November 14, 2005

Books: The Historical Reliability of John's Gospel

I’m currently reading ‘The Historical Reliability of John's Gospel’ by Craig L. Blomberg --- I haven’t read much of Blomberg aside from his Chapter in ‘Jesus Under Fire’ --- but I’m enjoying this work. I’ve debated picking up one of Blomberg’s other works “The Historical Reliability of the Gospels” but it just didn't strike me, and the lack of an appealing cover didn’t help (yes I know I shouldn’t judge!)

This work focuses almost exclusively on the Fourth Gospel and tackles the similarities, dissimilarities, writing style, and even outright apparent contradiction with the Synoptic Gospels. Bloomberg is unabashedly conservative in his view of the historical relevance and truthfulness of the Gospels, yet points out rightly this should be no reason to throw out his evidence, for the sake of ‘starting anew’ (a la the Jesus Seminar.)

The book is divided into two parts, first a short but well reasoned and logical defense of the traditional view of the Gospel of John, with some minor tangents and nods to interesting theories. Essentially Bloomberg reasons the fourth gospel was most likely written by the Apostle John, in or around 90 AD. The gospel was a bringing together of perhaps years of teachings, eyewitness testimony, and fair share of John ‘setting the record straight’ so to speak.

The second half (however it’s more like 4/5ths of the book) entails a passage by passage examination of events, theological significance, historical background and differences with the Synoptics. This suffices as one of the more interesting commentaries I’ve read, while not shying away from discussing out theological points, Blomberg goes into in-depth discussion of many aspects of each passage as it relates to the bible as a whole, and 1st century Jewish and Greek culture. He even at times delves into more literal and technically correct translations of verses to gain further insight into the Gospel.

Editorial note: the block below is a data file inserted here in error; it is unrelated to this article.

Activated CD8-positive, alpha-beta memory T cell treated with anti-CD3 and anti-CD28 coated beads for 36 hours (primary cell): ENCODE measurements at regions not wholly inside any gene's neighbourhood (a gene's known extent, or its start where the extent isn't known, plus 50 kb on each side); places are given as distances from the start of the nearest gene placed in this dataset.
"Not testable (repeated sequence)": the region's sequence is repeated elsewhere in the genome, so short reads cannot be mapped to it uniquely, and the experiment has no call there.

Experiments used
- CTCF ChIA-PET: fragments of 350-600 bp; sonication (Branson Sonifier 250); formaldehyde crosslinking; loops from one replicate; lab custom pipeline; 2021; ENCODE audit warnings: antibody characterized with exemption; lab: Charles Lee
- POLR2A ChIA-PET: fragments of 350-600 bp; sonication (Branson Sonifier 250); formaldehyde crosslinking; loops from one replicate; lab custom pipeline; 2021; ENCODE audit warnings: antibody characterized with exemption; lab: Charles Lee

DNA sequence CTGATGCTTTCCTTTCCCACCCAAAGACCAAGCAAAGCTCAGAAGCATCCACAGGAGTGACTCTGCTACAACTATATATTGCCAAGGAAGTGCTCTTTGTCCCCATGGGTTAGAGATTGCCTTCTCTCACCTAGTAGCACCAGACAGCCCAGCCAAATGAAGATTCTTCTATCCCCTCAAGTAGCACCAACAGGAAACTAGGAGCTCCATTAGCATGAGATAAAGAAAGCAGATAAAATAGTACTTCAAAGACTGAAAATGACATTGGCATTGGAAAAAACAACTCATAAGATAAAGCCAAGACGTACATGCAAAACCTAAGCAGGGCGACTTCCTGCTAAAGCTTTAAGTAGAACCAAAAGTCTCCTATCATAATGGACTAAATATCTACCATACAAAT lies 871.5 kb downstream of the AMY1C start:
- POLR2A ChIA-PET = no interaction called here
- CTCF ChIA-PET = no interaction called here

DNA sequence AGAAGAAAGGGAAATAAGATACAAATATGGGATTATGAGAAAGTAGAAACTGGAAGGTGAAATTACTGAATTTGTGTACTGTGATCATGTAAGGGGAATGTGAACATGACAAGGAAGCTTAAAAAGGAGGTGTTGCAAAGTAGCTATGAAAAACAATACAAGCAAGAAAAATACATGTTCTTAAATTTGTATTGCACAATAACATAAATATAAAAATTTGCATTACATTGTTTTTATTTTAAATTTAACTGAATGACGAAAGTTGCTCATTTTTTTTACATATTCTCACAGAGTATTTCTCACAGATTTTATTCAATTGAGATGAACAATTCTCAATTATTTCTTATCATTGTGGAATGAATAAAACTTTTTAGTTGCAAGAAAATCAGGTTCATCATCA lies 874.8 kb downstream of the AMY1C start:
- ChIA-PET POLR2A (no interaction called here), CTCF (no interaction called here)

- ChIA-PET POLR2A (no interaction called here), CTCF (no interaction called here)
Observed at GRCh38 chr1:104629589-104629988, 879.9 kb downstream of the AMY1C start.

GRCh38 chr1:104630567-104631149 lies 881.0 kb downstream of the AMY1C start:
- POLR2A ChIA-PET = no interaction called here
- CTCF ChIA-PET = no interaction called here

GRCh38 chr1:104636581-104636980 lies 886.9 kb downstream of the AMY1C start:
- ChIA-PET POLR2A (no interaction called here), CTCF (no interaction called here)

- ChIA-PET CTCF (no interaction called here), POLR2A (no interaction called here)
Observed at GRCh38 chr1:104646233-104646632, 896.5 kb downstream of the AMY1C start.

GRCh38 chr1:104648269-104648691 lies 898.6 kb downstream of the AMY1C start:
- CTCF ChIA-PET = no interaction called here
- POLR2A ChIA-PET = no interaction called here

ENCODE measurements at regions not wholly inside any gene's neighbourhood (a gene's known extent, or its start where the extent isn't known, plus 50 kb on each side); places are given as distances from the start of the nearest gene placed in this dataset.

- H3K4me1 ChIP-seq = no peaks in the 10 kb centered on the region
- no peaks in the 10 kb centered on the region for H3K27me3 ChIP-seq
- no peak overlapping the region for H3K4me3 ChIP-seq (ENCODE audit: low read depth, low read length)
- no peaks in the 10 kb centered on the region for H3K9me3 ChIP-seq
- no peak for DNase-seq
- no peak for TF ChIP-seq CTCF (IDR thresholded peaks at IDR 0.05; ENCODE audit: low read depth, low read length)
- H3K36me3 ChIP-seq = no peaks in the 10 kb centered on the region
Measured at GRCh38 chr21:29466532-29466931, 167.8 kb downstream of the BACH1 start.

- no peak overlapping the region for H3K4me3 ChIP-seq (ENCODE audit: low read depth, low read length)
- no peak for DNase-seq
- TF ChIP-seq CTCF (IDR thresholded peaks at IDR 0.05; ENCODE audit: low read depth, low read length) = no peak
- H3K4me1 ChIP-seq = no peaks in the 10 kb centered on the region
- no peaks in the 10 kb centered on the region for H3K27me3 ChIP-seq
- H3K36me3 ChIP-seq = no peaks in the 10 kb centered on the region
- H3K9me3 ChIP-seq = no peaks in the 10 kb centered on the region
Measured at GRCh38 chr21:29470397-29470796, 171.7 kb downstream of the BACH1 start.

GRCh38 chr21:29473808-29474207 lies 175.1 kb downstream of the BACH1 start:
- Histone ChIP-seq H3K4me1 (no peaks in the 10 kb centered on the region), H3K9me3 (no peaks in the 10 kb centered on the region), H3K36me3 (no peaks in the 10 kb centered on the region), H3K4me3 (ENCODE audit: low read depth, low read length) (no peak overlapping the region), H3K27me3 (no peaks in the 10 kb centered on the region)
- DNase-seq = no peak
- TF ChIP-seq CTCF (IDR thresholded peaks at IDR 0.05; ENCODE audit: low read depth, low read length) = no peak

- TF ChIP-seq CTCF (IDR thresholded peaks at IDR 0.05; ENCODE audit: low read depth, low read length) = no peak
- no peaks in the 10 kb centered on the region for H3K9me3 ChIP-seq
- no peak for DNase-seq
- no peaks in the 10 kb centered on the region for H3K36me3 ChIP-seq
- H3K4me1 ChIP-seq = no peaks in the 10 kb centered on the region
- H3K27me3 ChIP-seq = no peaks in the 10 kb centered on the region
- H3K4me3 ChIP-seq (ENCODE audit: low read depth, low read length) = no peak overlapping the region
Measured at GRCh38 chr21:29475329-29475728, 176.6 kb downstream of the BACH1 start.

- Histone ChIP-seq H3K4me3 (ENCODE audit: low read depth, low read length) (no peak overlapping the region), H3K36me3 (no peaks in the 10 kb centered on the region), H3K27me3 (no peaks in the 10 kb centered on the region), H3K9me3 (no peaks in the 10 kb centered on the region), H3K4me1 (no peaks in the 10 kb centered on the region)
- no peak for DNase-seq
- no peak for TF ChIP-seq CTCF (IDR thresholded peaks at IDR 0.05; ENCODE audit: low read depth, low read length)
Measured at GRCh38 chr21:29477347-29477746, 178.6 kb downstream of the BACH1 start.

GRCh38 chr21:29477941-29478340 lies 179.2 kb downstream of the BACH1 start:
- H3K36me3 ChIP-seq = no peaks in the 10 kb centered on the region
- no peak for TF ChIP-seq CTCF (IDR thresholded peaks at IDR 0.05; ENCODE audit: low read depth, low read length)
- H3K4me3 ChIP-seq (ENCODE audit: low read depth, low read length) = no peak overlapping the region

I’m part of the way through the commentary section, and so far would very much recommend this book. The only thing that bugs me is the way he inserts references right into the text instead of relying on footnotes. It’s awkward to have references scattered mid-sentence ex. (yada, yada 1980) perhaps I’ll post more thoughts on this book later.


At November 15, 2005 1:24 PM, Blogger Theocoid said...

“The Historical Reliability of the Gospels” is definitely worth the read.


Post a Comment

Links to this post:

Create a Link

<< Home